Towards Real-Time, Country-Level Location Classification of Worldwide Tweets

Arkaitz Zubiaga, Alex Voss, Rob Procter, Maria Liakata, Bo Wang, Adam Tsakalidis

IEEE TKDE. 2017.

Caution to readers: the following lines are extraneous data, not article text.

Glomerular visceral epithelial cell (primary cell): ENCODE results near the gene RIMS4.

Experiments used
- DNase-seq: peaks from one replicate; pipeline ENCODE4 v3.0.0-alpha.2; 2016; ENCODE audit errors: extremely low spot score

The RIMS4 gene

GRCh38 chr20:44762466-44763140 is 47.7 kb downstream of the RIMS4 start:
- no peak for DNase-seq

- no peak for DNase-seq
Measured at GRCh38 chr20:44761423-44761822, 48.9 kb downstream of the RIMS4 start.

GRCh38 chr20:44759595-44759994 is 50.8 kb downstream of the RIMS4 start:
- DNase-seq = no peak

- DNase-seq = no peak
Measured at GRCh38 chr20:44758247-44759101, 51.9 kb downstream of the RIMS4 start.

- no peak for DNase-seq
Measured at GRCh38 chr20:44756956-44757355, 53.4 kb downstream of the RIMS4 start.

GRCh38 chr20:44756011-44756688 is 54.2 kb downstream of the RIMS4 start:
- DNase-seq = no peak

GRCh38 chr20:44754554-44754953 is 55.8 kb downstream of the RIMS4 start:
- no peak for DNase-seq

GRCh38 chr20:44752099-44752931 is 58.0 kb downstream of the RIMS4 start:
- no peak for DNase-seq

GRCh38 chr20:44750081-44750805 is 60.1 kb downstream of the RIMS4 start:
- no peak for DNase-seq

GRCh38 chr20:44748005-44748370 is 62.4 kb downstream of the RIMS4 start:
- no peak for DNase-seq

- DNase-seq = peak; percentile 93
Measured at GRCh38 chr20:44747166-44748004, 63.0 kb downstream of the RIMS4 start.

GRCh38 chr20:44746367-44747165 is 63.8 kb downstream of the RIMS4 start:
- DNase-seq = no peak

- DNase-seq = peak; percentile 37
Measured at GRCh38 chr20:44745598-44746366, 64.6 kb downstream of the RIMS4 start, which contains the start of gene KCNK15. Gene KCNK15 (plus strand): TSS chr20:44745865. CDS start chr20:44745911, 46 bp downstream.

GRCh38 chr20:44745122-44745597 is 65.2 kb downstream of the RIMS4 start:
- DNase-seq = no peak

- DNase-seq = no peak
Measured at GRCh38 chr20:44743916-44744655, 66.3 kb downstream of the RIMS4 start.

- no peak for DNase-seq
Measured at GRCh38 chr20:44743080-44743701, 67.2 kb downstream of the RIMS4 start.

The increase of interest in using social media as a source for research has motivated tackling the challenge of automatically geolocating tweets, given the lack of explicit location information in the majority of tweets. In contrast to much previous work that has focused on location classification of tweets restricted to a specific country, here we undertake the task in a broader context by classifying global tweets at the country level, which is so far unexplored in a real-time scenario. We analyse the extent to which a tweet's country of origin can be determined by making use of eight tweet-inherent features for classification. Furthermore, we use two datasets, collected a year apart from each other, to analyse the extent to which a model trained from historical tweets can still be leveraged for classification of new tweets. With classification experiments on all 217 countries in our datasets, as well as on the top 25 countries, we offer some insights into the best use of tweet-inherent features for an accurate country-level classification of tweets. We find that the use of a single feature, such as the use of tweet content alone -- the most widely used feature in previous work -- leaves much to be desired. Choosing an appropriate combination of both tweet content and metadata can actually lead to substantial improvements of between 20\% and 50\%. We observe that tweet content, the user's self-reported location and the user's real name, all of which are inherent in a tweet and available in a real-time scenario, are particularly useful to determine the country of origin. We also experiment on the applicability of a model trained on historical tweets to classify new tweets, finding that the choice of a particular combination of features whose utility does not fade over time can actually lead to comparable performance, avoiding the need to retrain. However, the difficulty of achieving accurate classification increases slightly for countries with multiple commonalities, especially for English and Spanish speaking countries.

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